Tuesday, April 29, 2014

The Bonnies and the Breakaway Brother

Trademark disputes over liquor branding never failed to gain attention in the pre-Prohibition era.   When the conflict involved brother against brother in the distilling hotbed of Louisville, Kentucky, interest could be intense. That is the situation that faced the Bonnie brothers when one of their siblings broke away, started a completing company, and merchandised whiskey with the Bonnie name and a familiar-looking label.

The Bonnie brothers were four:  Frank W., born 1840;  William O., 1845;  Robert T., 1848, (all  in Ohio), and Ernest S., 1860, recorded as born in Kentucky.  Their parents,  Frank and Lucinda (Abbey) Bonnie were Easterners,  who moved to Oxford, Ohio, sometime before 1840. In time all four Bonnie brothers would find their way to Kentucky.

The 1870 Census recorded Frank living in Versailles Township in Woodford County, Kentucky, with his wife and baby.   His occupation was given as “merchant.”  In 1872 the Louisville business directory listed a new whiskey wholesaler located at 29 Fourth Street between Main and River near Water Street.  It was called Bonnie, Murphy & Co.  Within two years, Murphy had departed and the company had reorganized as Bonnie & Co.  Frank Bonnie was listed as head of the firm.  William O. (right) and Robert P., shown below, were part of the management.  In 1879 the firm reorganized and all four Bonnies, including youngest brother Ernest, were involved in its operations.  They called their company “Bonnie Bros.”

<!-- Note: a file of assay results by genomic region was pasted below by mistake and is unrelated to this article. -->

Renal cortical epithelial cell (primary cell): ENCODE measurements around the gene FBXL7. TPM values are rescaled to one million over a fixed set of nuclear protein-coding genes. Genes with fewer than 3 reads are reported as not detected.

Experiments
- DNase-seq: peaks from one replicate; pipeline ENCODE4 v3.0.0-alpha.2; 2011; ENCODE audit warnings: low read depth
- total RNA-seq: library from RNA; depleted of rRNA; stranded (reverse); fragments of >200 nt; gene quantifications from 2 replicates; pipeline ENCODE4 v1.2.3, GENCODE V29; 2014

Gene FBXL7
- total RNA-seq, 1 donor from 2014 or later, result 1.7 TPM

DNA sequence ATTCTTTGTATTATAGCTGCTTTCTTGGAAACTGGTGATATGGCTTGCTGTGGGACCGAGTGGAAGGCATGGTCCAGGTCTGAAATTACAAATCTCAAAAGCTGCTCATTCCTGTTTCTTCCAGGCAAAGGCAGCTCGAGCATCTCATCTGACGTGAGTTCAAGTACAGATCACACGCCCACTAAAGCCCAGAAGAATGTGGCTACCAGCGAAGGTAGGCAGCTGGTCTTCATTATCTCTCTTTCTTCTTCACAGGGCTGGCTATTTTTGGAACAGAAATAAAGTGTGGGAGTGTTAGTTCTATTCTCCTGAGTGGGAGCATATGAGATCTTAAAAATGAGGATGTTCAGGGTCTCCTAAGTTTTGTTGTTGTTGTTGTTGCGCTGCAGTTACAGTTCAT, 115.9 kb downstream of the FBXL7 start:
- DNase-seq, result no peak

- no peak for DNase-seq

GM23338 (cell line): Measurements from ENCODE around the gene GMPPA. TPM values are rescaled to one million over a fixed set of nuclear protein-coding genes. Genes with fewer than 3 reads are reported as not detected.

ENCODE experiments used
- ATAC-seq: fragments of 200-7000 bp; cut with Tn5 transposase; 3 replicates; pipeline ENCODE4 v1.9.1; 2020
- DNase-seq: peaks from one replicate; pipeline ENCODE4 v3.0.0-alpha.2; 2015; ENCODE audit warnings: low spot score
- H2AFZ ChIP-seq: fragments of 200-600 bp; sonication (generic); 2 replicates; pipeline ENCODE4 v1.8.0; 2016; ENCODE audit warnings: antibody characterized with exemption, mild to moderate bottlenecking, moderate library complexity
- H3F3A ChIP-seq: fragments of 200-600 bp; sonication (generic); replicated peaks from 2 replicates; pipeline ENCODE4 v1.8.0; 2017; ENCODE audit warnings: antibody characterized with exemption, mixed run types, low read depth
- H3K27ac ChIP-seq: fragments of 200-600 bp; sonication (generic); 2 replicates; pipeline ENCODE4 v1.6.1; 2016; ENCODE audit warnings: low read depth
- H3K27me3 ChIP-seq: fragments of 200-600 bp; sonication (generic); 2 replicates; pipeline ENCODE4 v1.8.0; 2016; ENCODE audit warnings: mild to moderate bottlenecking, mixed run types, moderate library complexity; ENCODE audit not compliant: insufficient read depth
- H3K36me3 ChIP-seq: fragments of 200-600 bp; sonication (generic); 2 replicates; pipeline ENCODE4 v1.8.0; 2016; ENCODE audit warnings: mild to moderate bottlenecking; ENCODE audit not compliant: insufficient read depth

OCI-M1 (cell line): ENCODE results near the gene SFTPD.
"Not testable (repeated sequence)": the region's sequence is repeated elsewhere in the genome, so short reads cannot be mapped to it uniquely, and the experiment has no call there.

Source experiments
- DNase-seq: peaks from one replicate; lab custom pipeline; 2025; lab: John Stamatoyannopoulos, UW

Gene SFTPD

For the first 20 years of its existence as “rectifiers” (blenders) of whiskey and wholesalers, the Bonnie firm was dependent on drawing liquor from a range of Kentucky distillers.  Among them were the J.B. Wathen & Bro. Distillery (RD #363 in the 5th District of Kentucky) and the Fern Cliff Distillery (RD #409, 5th District).  Both plants were major producers of raw whiskey for companies who were wholesalers and rectifiers, some claiming to be distillers in their own right.  The Wathen distillery, founded in 1880 and located not far from Louisville,  had a mashing capacity of 2,000 bushels daily and storage for 83,000 barrels. The Fern Cliff Distillery, founded in 1883 and located inside the city, was smaller, with a daily mashing capacity of 800 bushels and storage for 25,000 barrels. The Bonnies also are recorded in government documents as drawing whiskey from the Crystal Springs Distilling Co., a  smaller Louisville operation that had been founded in 1867.